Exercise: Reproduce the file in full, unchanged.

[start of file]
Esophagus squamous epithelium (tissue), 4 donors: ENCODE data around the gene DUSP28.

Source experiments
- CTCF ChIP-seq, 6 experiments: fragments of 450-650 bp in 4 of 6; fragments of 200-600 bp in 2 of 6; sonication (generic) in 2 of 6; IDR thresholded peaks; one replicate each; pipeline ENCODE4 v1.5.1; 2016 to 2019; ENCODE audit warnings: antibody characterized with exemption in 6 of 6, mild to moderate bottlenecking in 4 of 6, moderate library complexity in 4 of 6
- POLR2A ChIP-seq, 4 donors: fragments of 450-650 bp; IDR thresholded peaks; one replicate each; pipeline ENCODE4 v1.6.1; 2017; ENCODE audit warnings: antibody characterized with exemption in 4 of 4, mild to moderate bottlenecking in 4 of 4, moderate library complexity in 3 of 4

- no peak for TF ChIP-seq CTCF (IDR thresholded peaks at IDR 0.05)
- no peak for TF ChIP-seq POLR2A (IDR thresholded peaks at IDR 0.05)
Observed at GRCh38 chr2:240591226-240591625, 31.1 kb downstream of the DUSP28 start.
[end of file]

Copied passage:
Esophagus squamous epithelium (tissue), 4 donors: ENCODE data around the gene DUSP28.

Source experiments
- CTCF ChIP-seq, 6 experiments: fragments of 450-650 bp in 4 of 6; fragments of 200-600 bp in 2 of 6; sonication (generic) in 2 of 6; IDR thresholded peaks; one replicate each; pipeline ENCODE4 v1.5.1; 2016 to 2019; ENCODE audit warnings: antibody characterized with exemption in 6 of 6, mild to moderate bottlenecking in 4 of 6, moderate library complexity in 4 of 6
- POLR2A ChIP-seq, 4 donors: fragments of 450-650 bp; IDR thresholded peaks; one replicate each; pipeline ENCODE4 v1.6.1; 2017; ENCODE audit warnings: antibody characterized with exemption in 4 of 4, mild to moderate bottlenecking in 4 of 4, moderate library complexity in 3 of 4

- no peak for TF ChIP-seq CTCF (IDR thresholded peaks at IDR 0.05)
- no peak for TF ChIP-seq POLR2A (IDR thresholded peaks at IDR 0.05)
Observed at GRCh38 chr2:240591226-240591625, 31.1 kb downstream of the DUSP28 start.